It is essential to set a realistic budget for any new commission covering the full commissioning process – from inception through to realisation and maintenance.  Arts involvement must not be sought too cheaply and it can be worth researching comparable commissions to understand how their funding was secured and what level was required (see case studies for some examples). Artists must always be paid and their fee should be ring-fenced within the budget.

Identifying costs:

  • Identify costs through the different stages of the process, to include:
  • Organisational costs such as project management
  • Selection costs, as appropriate
  • Development costs including test materials or equipment on site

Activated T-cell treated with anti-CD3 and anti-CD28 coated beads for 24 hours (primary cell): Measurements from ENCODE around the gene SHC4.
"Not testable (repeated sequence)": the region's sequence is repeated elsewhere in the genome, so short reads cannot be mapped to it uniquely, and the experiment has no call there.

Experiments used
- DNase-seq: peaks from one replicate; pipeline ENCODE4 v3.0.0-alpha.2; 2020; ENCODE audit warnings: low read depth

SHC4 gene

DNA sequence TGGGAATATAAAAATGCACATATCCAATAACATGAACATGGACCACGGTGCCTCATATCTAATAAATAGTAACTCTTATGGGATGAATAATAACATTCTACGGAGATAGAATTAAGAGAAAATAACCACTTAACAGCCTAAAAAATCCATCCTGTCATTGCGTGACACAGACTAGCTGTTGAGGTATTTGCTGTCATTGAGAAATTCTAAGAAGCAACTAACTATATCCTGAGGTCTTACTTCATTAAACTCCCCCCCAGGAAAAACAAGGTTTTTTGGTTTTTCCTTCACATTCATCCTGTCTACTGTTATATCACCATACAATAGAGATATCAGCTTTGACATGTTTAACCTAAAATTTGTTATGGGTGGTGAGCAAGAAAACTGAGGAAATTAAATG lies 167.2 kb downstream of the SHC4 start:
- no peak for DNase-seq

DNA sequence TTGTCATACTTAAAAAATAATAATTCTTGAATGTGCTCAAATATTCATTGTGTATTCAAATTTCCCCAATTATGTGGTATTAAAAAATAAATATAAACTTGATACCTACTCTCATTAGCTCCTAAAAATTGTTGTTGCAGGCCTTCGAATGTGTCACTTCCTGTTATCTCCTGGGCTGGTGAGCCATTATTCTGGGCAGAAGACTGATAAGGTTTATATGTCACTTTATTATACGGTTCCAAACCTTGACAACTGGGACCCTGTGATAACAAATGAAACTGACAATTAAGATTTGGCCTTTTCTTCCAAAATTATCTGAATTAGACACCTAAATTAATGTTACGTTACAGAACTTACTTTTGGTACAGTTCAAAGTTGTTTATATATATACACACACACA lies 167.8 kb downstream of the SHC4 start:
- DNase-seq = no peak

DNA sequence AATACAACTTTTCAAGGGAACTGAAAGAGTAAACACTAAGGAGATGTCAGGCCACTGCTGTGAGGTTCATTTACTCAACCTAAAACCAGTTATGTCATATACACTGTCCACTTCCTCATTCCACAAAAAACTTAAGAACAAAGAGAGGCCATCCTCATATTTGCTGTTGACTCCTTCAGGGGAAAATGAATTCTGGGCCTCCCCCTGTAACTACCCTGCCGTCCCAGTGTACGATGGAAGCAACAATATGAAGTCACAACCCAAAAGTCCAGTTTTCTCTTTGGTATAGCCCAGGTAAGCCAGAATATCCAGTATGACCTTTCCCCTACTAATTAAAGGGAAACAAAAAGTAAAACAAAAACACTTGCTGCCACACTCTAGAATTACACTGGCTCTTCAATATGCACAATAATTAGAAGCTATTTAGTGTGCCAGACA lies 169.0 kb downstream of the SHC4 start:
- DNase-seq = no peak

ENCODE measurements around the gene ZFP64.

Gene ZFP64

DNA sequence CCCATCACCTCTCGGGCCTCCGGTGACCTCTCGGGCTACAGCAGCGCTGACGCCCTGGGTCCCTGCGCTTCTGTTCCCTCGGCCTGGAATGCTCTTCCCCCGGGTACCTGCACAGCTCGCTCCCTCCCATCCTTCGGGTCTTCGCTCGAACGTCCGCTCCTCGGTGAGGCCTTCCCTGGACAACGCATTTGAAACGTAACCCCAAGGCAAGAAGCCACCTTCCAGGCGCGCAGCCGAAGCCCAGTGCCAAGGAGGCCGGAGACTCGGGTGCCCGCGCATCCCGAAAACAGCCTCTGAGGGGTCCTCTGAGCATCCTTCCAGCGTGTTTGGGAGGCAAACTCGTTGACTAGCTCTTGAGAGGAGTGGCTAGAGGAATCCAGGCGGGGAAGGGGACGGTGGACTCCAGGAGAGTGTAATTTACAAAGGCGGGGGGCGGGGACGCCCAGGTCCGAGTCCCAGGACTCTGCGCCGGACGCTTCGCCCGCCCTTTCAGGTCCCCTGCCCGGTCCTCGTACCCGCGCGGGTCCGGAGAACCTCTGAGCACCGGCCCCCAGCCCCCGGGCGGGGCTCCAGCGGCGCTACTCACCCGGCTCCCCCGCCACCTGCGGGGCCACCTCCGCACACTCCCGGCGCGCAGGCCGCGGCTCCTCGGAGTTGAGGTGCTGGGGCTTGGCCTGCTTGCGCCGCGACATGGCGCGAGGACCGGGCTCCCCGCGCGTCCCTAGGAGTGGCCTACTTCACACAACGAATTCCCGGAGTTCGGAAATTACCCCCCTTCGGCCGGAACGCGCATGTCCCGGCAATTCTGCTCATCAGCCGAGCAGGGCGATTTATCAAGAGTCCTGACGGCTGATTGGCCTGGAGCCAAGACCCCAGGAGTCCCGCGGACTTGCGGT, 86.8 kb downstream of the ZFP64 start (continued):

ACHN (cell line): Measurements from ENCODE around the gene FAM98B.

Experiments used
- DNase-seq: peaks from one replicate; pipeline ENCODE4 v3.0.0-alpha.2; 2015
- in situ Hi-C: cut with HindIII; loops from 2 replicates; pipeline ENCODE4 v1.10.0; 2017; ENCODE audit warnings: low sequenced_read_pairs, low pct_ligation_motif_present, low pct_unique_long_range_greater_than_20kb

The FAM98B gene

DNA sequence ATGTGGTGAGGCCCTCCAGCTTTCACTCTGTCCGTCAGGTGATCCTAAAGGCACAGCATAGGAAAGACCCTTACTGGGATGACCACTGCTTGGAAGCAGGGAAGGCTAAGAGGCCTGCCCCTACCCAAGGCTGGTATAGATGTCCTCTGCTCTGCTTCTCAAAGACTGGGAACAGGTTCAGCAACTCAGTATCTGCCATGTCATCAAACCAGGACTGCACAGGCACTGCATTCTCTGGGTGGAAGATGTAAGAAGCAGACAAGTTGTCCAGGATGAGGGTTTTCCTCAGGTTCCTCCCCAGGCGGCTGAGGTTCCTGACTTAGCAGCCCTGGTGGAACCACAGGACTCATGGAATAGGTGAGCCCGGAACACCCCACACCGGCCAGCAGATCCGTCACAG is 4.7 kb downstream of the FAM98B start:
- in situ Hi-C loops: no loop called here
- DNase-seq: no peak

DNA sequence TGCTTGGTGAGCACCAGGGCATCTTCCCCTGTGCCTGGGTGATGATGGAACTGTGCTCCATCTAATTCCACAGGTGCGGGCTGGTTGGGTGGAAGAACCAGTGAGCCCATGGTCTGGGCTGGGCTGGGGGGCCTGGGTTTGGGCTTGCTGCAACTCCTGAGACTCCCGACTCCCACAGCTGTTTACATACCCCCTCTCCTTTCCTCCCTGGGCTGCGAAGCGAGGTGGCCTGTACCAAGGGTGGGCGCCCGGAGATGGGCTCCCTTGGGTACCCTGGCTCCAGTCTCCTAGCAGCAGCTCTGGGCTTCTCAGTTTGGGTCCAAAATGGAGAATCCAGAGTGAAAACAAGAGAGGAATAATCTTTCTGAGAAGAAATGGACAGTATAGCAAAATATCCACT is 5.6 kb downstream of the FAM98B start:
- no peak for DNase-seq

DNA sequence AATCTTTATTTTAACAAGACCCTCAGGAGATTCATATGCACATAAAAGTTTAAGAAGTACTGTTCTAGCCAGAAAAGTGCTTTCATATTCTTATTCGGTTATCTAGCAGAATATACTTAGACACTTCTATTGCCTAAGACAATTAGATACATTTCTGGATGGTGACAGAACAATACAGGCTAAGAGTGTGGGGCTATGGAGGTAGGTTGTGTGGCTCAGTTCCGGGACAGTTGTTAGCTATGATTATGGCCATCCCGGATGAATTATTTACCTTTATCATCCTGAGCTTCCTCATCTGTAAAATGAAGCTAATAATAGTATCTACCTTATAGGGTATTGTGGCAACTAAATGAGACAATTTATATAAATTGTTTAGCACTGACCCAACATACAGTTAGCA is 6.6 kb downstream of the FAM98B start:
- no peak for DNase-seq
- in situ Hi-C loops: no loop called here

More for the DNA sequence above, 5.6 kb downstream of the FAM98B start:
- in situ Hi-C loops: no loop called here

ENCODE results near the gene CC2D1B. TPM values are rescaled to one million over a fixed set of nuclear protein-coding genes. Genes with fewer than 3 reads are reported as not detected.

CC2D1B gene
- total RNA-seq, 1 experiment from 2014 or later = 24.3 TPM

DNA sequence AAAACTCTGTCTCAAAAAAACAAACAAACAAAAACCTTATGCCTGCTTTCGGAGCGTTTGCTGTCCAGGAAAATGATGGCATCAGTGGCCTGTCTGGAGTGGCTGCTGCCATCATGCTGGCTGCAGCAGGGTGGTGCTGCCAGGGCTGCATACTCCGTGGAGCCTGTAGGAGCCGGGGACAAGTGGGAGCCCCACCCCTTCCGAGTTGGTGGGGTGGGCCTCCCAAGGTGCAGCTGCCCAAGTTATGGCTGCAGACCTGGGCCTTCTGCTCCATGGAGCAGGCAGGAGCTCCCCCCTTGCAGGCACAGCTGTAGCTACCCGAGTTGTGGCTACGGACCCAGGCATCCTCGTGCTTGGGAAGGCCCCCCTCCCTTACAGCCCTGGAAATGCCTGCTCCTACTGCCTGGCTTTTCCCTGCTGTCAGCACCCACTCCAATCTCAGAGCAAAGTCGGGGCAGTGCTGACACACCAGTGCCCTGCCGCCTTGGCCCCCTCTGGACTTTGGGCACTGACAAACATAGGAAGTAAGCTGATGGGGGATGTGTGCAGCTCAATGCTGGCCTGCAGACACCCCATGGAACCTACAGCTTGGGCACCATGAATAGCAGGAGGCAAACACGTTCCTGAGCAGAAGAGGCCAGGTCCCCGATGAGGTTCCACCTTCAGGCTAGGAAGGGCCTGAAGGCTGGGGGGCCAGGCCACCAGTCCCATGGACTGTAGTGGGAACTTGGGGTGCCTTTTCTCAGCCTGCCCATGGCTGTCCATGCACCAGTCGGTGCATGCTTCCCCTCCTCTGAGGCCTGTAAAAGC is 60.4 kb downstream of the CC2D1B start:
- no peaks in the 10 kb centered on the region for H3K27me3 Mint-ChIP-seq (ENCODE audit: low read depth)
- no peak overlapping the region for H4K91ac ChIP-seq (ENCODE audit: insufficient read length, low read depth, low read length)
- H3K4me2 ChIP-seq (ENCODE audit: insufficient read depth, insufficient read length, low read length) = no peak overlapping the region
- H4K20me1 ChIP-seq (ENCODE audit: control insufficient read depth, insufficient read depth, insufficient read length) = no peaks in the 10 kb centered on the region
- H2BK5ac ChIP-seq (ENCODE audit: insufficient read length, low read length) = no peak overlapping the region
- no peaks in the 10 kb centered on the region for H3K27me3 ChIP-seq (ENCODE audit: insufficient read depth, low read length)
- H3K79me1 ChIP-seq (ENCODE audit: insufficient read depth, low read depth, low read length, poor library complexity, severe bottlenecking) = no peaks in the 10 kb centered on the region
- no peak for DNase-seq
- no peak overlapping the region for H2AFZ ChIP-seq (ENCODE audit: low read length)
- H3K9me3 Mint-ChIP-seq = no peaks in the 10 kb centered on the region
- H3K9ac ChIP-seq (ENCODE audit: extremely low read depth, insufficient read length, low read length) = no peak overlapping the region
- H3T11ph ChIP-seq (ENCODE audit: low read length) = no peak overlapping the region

• Project costs: artist’s and other fees, materials, installation, tranport
  • Consultation and evaluation costs including exhibitions, education and community programmes, documentation
  • Publicity, information and launch costs including signage and information for the project and launch event
  • Contingency – there are many variables in public spaces.

Budget holders:
The budget holder needs to be aligned with risks and liabilities involved in the project. It can be better for the commissioner to hold the budget and the artist be paid their fee and the fabricator the production costs.

Types of opportunity:
Costs will vary depending on the scope of the opportunity, temporary or permanent. For permanent commissions, it is important to identify a budget line early on in the development process, which can be augmented, if appropriate, by other material budget lines. Included here is a focus on budgets for temporary and permanent opportunities.

Download 'key steps' flow charts for budgets (PDFs):
Permanent for building projects
Temporary projects